Over the last month and change, the IRS has been busy. The agency has sent out over 2 million stimulus checks in that time, bringing the total of their third-round payments to a mind-boggling $400 billion.
Some may remember the announcement in March, coming on the heels of the American Rescue Plan Act, which freed up enough money for $1,400 a person. Among the recent checks were bonus payments to those who reported different earnings on their 2019 and 2020 taxes. The IRS issued payments to make up the difference, if necessary.
About half of the recent payments were a direct result of people simply filing their taxes. The IRS didn’t have these people on file before processing their tax forms. Once processed, their names hit the system, and boom, the checks flew.
The big question most are asking is who’s even eligible for the third round of payments. Brace yourselves… the threshold was lowered from single filers earning $100,000 or less to single filers earning $80,000 or less. Further, the full $1,400 is only available to single filers earning $75,000 or less. $80,000 earners got/will get a reduced amount.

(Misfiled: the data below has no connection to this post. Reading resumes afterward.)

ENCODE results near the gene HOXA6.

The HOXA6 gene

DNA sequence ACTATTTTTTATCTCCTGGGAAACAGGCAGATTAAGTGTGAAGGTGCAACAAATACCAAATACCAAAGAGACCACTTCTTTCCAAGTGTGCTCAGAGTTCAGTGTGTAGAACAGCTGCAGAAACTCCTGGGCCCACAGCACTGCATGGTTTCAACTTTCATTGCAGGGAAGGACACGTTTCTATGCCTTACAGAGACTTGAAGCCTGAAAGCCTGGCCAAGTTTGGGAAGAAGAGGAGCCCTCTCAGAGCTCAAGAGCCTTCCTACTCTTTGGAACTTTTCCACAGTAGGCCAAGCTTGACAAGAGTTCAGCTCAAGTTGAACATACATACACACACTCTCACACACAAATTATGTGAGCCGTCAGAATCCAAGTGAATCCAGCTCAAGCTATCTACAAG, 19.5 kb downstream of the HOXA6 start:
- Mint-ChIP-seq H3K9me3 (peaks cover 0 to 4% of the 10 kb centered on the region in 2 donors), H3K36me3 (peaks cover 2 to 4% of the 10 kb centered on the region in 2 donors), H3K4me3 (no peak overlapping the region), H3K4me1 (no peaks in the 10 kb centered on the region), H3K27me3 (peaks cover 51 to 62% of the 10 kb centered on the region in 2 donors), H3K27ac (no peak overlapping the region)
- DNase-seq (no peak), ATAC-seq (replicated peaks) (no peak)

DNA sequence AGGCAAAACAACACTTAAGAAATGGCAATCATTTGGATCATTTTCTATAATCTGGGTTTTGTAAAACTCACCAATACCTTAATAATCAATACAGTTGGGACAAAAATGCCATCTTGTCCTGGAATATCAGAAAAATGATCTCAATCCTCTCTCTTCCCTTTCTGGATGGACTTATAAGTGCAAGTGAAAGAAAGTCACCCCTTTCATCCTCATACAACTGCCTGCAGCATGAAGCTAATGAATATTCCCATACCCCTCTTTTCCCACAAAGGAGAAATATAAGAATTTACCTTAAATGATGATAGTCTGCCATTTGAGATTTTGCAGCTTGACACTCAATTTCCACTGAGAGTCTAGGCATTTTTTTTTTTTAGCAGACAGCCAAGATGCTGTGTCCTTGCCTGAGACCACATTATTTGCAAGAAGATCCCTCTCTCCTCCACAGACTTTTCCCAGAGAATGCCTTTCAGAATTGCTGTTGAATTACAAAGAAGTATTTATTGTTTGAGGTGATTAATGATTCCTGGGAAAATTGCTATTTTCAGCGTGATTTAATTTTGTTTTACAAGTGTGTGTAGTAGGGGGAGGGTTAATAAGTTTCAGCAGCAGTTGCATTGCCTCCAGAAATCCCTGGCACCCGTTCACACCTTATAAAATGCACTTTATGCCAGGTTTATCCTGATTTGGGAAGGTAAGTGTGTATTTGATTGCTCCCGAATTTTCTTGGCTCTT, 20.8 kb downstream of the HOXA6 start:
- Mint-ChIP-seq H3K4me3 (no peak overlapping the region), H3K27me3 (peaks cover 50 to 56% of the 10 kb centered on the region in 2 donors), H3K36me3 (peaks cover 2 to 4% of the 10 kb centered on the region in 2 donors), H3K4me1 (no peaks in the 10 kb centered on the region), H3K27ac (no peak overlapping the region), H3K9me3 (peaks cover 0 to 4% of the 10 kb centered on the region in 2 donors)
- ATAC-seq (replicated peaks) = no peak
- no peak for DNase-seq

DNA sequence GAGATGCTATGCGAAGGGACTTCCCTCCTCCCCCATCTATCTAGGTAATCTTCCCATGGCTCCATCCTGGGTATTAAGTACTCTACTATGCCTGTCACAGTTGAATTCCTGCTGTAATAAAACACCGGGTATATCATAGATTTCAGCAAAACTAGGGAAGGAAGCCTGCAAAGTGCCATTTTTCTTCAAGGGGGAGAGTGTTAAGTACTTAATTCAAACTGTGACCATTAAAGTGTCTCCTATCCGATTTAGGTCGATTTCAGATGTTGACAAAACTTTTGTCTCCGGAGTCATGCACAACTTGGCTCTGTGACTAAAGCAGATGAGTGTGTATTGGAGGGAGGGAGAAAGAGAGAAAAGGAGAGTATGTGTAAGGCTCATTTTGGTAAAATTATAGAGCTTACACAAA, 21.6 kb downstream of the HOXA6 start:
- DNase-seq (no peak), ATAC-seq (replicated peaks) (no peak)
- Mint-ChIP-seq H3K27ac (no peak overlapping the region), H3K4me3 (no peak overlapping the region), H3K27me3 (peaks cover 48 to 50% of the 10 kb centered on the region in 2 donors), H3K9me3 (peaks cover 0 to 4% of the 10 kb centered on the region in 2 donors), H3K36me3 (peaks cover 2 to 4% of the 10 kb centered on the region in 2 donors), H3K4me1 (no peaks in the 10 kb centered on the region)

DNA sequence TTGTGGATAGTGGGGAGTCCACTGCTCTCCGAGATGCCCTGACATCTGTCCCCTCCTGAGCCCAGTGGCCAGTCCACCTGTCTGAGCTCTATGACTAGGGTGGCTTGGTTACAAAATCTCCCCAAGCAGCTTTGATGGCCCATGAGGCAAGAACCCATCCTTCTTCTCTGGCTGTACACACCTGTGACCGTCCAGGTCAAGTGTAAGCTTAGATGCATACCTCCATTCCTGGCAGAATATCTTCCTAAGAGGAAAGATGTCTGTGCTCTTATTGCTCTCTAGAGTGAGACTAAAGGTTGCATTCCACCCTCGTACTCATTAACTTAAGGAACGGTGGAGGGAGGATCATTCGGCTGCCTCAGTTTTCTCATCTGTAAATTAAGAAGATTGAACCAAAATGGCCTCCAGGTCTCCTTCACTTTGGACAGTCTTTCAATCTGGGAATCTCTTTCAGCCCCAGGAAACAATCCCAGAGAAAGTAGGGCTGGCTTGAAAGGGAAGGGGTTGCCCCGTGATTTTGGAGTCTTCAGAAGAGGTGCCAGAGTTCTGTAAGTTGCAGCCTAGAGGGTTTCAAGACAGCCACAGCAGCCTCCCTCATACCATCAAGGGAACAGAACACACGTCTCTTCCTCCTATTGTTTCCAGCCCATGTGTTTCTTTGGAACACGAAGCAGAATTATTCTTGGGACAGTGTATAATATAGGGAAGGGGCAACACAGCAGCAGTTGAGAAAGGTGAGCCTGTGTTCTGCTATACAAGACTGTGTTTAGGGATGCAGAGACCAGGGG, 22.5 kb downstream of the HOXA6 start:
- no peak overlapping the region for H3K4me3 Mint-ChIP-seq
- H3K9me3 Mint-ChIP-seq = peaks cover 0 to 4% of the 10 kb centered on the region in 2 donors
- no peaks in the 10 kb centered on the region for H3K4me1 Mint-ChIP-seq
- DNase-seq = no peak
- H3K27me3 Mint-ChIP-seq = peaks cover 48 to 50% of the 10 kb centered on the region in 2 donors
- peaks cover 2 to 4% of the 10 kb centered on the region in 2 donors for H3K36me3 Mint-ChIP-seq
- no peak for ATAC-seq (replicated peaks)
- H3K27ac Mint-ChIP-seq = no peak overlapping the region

For joint filing, simply double the previous figures, and there you go. Simple as that.
Of course, families are eligible for an additional $1,400 for every child under 17.
Who Doesn’t Get a Check?
Unfortunately, the American Rescue Plan Act only affords enough money for the folks who meet the parameters above. There are several barriers to being eligible.
For example, those without a Social Security number will be receiving a check. That includes nonresident aliens, extending to any non-citizen of the United States who does not have a green card. Following, for joint filers where one member of the household has a Social Security number, and the other does not, only half of the payment will be provided.
Finally, those who have Individual Taxpayer Identification Numbers should not expect to receive a stimulus payment any time soon.
How is the IRS Sending the Checks Out?
This is the source of most people’s confusion when it comes to stimulus payments. The IRS uses the information from tax returns for all of its payment processing. That means the only way you’re getting a direct deposit is if the direct deposit information is on file with your 2019 or 2020 taxes.
Otherwise, if you haven’t already received your check, there’s a pretty good chance it’s coming in the mail.
All of the information provided here can also be found via the IRS website itself. More importantly, you can go to Get My Payment to find out where your individual stimulus check is.